I ran across an article recently titled “Seven Differences Between Spirituality and Religion.” From what I can tell from a Google search, the author is a young man who has survived a difficult life. I don’t want to criticize whatever strategies he’s used to hang onto a healthy, peaceful life. But I do want to use his article to hold a mirror up to ourselves. He deeply misunderstands what “religion” is about, and that is a challenge to RCIA teams.
We need to ask ourselves what we are doing that contributes to such misunderstandings. And what are we doing to communicate a true story of our faith? Here are his seven points.
1. Religion makes you bow — spirituality sets you free
Religion does both. Bowing is a sign of reverence, respect, and putting the other first. The author obviously means bowing in a way that indicates subjugation, as though we were slaves. We have to be better at conveying the radical freedom from slavery that Jesus offers.
2. Religion shows you fear — spirituality shows you how to be brave
We know that Jesus puts an end to all fear and replaces it with a peace that passes understanding. But somehow we are not getting that message out there. Perhaps some of us grew up with an image of a fear-inducing God. The world certainly has that image. What are we doing to communicate Jesus’s promise of peace?
3. Religion tells you the truth — spirituality lets you discover it
This is a difficult point to challenge. Of course, Jesus is the truth, and it is our job to proclaim that truth. But humans are hard-wired to believe we are the truth. Or we know the truth. The church has certainly gotten things wrong in the past, and we will in the future. But on the whole, as a community, we get closer to the truth of Jesus than any one of us will on our own. How well are we acknowledging the imperfections of the church while at the same time proclaiming the truth of Jesus that is found within the church?
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4. Religion separates from other religions — spirituality unites them
Over the course of history, we haven’t been very good at combatting this idea. In fact, we’ve done a lot to give it credence. But that is one of the imperfections of our past, not the goal of our future. Pope Francis recently said:
Many think differently, feel differently, seeking God or meeting God in different ways. In this crowd, in this range of religions, there is only one certainty that we have for all: we are all children of God…. We should not stop praying for and collaborating with those who think differently.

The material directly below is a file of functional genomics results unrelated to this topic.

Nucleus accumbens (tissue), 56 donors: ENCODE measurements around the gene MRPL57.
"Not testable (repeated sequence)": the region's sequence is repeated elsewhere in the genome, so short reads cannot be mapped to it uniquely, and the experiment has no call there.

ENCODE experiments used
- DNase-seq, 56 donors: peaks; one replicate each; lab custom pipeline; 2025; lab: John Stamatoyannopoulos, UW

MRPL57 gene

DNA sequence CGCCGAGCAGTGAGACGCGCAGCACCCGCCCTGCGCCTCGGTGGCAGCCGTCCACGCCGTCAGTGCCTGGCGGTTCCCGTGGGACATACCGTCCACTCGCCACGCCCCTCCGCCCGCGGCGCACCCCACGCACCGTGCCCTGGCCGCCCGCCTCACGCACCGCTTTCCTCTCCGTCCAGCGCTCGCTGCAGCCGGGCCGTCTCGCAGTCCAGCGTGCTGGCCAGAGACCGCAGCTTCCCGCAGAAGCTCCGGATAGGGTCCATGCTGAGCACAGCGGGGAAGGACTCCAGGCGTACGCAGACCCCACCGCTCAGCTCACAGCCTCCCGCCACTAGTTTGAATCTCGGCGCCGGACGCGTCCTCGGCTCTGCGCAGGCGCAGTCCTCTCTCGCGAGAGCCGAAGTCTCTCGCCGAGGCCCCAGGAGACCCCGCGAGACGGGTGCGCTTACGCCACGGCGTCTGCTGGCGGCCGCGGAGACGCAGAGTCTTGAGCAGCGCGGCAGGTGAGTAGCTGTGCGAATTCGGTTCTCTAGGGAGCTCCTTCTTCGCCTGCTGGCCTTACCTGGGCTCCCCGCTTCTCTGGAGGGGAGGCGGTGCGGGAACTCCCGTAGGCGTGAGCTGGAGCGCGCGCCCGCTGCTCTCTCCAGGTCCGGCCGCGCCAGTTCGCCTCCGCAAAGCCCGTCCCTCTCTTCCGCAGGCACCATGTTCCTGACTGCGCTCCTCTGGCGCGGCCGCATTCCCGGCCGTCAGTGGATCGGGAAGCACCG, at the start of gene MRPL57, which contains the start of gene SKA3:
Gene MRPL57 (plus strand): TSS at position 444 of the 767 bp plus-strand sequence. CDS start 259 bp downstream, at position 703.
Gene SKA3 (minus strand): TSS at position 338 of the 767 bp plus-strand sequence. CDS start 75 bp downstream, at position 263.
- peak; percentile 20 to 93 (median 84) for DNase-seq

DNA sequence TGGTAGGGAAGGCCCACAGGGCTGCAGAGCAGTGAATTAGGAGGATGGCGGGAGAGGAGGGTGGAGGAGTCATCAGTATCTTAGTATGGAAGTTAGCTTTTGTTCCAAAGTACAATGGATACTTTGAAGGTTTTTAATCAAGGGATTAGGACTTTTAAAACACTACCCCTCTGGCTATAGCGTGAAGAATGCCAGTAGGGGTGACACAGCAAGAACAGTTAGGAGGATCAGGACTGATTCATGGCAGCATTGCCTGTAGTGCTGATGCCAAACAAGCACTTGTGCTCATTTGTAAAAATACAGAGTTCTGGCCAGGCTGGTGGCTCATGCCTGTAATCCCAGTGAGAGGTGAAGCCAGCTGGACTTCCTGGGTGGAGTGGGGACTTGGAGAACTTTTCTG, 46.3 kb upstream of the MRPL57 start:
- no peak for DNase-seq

The pope is giving us an example. We have to hold fast to our belief in Christ without denigrating and separating from other religions.
5. Religion makes you dependent — spirituality makes you independent
This one is 100% true, and I’m glad. Christianity is a community of brothers and sisters, all dependent upon one another. And as a body, we are dependent upon God. This is way better than being alone, isolated, and completely dependent upon myself. In the Western world however, “independence” has become a kind of secular religion. We have to inculturate ourselves into the lives of those who value independence and find gentle ways of sharing the greater value of community life.
6. Religion applies punishment — spirituality applies karma
I don’t really know what karma is. The author says it is the consequence of our actions. I don’t see how that is different from what the church teaches about sin and punishment. But I do see that the world thinks Christianity is focused on punishment. We have to get way better at getting the message of unconditional love and mercy out there.
7. Religion makes you follow another’s journey — spirituality lets you create your own
It is true that we invite others to follow the way of Christ, but no one makes followers follow. Each of us is on our own journey. The fact that we choose to follow the way of Christ and we are on that journey with others does not make the journey any less our own. The challenge here is not knowing the truth. It is communicating that truth to others in a way that is liberating and not oppressive.
What are your thoughts? Do you have any strategies you can share that will help us better communicate the truth of our faith? How do we share our faith in ways that invite dialogue?